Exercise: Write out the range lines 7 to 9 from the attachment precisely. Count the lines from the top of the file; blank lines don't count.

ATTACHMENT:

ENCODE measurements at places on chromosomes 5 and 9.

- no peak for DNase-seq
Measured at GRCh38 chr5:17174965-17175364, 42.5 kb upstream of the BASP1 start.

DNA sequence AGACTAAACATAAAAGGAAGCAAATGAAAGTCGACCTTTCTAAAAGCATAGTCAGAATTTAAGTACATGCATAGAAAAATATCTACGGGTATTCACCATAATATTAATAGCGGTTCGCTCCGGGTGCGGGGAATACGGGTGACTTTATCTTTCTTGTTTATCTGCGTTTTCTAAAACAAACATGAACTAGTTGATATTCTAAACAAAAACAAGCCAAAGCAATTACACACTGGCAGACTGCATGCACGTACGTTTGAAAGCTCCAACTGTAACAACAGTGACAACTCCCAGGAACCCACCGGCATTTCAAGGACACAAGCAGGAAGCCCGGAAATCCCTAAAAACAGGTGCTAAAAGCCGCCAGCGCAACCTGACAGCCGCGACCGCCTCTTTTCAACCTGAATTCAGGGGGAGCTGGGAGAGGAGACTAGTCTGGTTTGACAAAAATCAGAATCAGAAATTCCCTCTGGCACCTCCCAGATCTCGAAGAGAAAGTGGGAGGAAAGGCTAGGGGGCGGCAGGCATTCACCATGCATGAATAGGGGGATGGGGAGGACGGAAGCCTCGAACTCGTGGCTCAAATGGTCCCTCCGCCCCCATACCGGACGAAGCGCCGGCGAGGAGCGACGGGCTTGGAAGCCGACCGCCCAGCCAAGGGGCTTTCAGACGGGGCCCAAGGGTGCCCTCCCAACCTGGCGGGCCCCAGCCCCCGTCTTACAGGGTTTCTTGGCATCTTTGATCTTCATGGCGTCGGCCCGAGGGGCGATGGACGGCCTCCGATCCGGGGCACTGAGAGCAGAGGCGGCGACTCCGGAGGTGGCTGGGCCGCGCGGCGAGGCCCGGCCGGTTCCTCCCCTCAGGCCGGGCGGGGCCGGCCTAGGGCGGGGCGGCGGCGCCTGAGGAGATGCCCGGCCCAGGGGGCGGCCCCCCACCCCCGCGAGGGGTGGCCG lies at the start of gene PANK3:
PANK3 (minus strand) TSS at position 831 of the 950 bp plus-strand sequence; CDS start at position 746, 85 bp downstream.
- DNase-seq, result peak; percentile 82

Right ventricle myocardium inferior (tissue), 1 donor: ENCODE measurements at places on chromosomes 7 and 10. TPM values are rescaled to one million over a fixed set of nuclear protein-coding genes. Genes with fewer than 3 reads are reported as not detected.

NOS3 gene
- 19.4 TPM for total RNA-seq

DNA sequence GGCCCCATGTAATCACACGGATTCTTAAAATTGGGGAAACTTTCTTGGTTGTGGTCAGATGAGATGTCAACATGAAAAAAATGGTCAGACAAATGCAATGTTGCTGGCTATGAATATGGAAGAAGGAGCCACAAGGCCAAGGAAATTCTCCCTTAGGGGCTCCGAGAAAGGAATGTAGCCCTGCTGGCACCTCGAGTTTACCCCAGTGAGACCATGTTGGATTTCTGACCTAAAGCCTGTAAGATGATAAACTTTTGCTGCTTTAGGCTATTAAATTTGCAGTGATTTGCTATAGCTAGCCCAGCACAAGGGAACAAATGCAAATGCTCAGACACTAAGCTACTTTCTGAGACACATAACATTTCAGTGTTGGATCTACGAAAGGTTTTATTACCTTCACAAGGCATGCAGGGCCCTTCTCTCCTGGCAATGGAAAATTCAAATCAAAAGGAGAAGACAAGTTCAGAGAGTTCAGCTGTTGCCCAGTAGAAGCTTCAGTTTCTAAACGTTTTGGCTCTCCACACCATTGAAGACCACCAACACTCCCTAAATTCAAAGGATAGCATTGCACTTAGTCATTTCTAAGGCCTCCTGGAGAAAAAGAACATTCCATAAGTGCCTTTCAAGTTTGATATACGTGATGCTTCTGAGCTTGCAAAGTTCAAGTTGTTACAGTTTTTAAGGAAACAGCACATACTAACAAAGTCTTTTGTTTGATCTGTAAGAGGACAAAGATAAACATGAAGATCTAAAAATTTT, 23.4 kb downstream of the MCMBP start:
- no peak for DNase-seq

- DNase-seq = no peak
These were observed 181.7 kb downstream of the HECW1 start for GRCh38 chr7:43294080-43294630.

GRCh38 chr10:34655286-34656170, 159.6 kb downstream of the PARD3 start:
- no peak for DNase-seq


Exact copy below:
Right ventricle myocardium inferior (tissue), 1 donor: ENCODE measurements at places on chromosomes 7 and 10. TPM values are rescaled to one million over a fixed set of nuclear protein-coding genes. Genes with fewer than 3 reads are reported as not detected.

NOS3 gene
- 19.4 TPM for total RNA-seq